|A New "Worship Learning Lab" for Los Angeles Students
On Friday, November 19, 2010, over twenty HUC-JIR/Los Angeles rabbinical students and their significant others attended Kabbalat Shabbat services at Temple Israel of Hollywood. Following services, the students had Shabbat dinner with members of the clergy of Temple Israel of Hollywood, Rabbi John Rosove and Cantor Danny Masseng. They discussed how the Temple Israel clergy team works together to create joyful worship experiences. This visit is the first in a new program initiated by Rabbi Dvora Weisberg, Director of the School of Rabbinical Studies and Associate Professor of Rabbinics at HUC-JIR/Los Angeles. The program reflects Dr. Weisberg's belief that the Los Angeles area congregations can be a powerful "learning lab" for HUC-JIR students.
Rabbi Rosove stated, "Our hope in inviting the students to join us was for them to experience with us Kabbalat Shabbat and dialogue with us about how we crafted the service. We discussed many things at the dinner following services including how to create an emotional God-centered experience. To do this, we clergy meet every week to talk and vision together. We told the students that music is key and must always be beautiful, emotional, uplifting, and directed from and to the heart. We limit the spoken word in the service to very few group readings, poetry, vignette, short teachings, and a d'var Torah (short) based on the parashah. We do most of the service in Hebrew. We do not invite guests to speak at services as it is disruptive to the religious flow we are striving to create. All life cycle events (baby namings, aufrufs, conversions, etc.) occur at the very beginning so that once the service commences we can move forward naturally and without breaks. We invite guest speakers to address the congregation after services at the Shabbat dinner. We are 4 very different clergy - 3 rabbis and a chazzan - and we shared with the students how much we cherish each other as friends and colleagues, and how we celebrate our respective differences. We talked about the mutually respectful relationship of rabbi with chazzan as a clergy team."
Rebecca Reice, a rabbinical student at HUC-JIR/Los Angeles, wrote, "While I have attended services at Temple Israel of Hollywood before, this evening was different in a few ways. First of all, the clergy team has clearly been pushing for change (evident compared to past experiences) and we had the opportunity to ask them questions about that process. The clergy team were reflective in their responses and gave us a sense of both bigger picture they are striving toward and their personal feelings. It was wonderful to have the access to them in this way - however, at least one of their three rabbis has addressed a class or spoken at a lunch program every year since I started in LA. I have studied the TIOH day school, ECC, and religious school program. I have learned about their staff evaluation process and the work-life balance practiced by their rabbis. This evening was another piece of the TIOH professional picture - prayer/worship and temple culture. It reinforced the idea of building emotional/social capital before making changes. It was a lovely evening. We were welcomed into the community and the clergy team spoke personally and eloquently when addressing a variety of questions from students (representing all years of the rabbinic program in LA 2nd-5th). It was a unique gathering of our student community and a special opportunity for us to spend Shabbat together, not working, but worshiping and learning. It was quiet lovely."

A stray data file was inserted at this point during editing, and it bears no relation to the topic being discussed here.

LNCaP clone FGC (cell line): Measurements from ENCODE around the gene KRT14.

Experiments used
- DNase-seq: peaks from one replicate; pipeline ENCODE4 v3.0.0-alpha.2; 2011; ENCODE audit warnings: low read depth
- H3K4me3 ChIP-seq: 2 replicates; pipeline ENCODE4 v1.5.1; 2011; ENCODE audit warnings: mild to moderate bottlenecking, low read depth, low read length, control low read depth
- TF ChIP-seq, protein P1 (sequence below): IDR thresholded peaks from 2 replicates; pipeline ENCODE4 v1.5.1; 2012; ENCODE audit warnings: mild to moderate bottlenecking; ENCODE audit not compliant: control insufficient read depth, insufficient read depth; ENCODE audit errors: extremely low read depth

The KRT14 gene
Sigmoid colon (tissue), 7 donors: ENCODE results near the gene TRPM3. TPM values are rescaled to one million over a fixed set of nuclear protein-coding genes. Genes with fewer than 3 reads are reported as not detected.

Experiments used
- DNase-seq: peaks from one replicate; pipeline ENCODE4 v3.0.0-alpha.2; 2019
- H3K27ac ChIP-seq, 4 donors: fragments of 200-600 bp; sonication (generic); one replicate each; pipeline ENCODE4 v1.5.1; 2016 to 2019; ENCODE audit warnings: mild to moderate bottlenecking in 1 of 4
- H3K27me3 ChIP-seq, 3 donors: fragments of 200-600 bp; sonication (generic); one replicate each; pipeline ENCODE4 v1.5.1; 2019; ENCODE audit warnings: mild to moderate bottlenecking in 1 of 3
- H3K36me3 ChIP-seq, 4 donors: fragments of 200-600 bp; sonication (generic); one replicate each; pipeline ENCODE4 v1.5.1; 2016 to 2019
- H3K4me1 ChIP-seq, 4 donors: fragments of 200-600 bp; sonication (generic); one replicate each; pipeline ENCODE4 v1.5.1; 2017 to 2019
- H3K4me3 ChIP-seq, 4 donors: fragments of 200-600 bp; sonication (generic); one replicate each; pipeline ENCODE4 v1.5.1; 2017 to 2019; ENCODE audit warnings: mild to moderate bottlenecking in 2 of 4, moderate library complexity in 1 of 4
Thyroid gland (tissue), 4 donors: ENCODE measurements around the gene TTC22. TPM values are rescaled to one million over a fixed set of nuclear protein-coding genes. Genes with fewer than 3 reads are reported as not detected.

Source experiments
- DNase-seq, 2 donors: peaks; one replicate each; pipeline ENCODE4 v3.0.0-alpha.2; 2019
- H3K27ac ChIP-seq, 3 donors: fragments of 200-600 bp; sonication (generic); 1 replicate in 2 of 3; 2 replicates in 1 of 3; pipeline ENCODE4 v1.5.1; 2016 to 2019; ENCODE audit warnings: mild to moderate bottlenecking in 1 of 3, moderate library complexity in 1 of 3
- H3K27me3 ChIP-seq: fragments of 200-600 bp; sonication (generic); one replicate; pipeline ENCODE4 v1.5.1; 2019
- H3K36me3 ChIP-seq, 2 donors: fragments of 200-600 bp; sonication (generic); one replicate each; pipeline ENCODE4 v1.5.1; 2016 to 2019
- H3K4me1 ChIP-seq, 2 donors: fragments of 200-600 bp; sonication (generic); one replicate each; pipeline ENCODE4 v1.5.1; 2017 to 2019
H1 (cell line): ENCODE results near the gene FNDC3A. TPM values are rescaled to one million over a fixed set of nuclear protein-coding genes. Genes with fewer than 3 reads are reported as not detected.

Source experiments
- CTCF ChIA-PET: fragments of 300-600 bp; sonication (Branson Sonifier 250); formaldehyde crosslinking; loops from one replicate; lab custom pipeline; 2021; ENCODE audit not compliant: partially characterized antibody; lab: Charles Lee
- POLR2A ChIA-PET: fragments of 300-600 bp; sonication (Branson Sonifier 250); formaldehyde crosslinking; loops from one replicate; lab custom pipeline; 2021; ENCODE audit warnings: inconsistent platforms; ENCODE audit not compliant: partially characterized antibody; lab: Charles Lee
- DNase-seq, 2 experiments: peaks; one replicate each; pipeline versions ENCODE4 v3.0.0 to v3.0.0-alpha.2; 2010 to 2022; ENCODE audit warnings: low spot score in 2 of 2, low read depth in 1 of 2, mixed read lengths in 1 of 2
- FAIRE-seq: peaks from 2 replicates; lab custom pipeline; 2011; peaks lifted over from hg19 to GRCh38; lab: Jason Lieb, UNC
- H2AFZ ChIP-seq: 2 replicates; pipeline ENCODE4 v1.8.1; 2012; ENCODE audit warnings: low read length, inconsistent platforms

Jake Singer-Beilin, a rabbinical and education student at HUC-JIR/Los Angeles, explained, "Seeing how Temple Israel of Hollywood's services worked and came together showed me what it can look like to have t'filah that is both intentional and creative. When I visit most synagogue services, I see the final product. This is valuable, but it is crucial to go beyond that as a future synagogue prayer leader. At Temple Israel of Hollywood, I was able to see not only the final product, but also hear about the process that created it and the rationale that led to it. Knowing what that process looked like will make me more able to go through a process of creating intentional t'filot wherever I end up serving as a rabbi."
Their next event, scheduled for March, will be a visit to the New Emanuel Shabbat Morning Minyan at Temple Emanuel of Beverly Hills. Community rabbis who are alumni of the College-Institute have generously agreed to host and discuss their work with our students.
Founded in 1875, Hebrew Union College–Jewish Institute of Religion is the nation’s oldest institution of higher Jewish education and the academic, spiritual, and professional leadership development center of Reform Judaism. HUC-JIR educates men and women for service to American and world Jewry as rabbis, cantors, educators, and nonprofit management professionals, and offers graduate programs to scholars and clergy of all faiths. With centers of learning in Cincinnati, Jerusalem, Los Angeles, and New York, HUC-JIR’s scholarly resources comprise the renowned Klau Library, The Jacob Rader Marcus Center of the American Jewish Archives, research institutes and centers, and academic publications. In partnership with the Union for Reform Judaism and the Central Conference of American Rabbis, HUC-JIR sustains the Reform Movement’s congregations and professional and lay leaders. HUC-JIR’s campuses invite the community to cultural and educational programs illuminating Jewish history, identity, art, and archaeology, and fostering interfaith and multiethnic understanding.